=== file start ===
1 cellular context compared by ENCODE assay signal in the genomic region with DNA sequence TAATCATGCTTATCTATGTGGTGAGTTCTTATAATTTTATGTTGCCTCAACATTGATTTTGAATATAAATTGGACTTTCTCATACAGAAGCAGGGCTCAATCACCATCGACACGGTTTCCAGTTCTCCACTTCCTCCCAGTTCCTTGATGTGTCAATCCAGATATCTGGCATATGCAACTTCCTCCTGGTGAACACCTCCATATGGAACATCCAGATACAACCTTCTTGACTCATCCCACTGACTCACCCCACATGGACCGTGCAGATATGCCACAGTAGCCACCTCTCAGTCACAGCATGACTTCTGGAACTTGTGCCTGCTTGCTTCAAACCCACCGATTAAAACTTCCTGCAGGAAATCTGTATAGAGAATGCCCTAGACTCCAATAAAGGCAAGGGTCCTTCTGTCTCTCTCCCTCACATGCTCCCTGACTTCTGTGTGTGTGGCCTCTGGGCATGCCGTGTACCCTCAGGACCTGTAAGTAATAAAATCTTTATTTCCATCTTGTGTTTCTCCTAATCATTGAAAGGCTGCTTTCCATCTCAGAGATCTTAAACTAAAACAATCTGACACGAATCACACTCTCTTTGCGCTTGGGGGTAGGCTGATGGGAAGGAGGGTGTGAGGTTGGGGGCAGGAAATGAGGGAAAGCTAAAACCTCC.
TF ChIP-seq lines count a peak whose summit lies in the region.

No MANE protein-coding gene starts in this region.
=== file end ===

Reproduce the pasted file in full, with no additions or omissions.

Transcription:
1 cellular context compared by ENCODE assay signal in the genomic region with DNA sequence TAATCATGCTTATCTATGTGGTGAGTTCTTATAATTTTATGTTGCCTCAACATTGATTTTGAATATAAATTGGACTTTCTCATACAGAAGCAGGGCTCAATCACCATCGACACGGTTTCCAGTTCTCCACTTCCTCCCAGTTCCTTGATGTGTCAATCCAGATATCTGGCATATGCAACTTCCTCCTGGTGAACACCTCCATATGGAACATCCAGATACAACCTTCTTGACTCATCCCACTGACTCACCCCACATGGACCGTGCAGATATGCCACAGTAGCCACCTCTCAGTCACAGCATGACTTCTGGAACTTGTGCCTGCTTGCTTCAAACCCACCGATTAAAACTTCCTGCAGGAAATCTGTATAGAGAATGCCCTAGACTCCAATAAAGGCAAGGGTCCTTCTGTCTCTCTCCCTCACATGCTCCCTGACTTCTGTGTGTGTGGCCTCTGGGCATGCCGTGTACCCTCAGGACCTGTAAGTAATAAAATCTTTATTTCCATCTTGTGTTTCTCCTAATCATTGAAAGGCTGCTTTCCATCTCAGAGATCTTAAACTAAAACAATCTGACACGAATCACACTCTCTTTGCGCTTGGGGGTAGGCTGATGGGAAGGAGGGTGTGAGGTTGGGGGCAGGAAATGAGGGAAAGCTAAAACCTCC.
TF ChIP-seq lines count a peak whose summit lies in the region.

No MANE protein-coding gene starts in this region.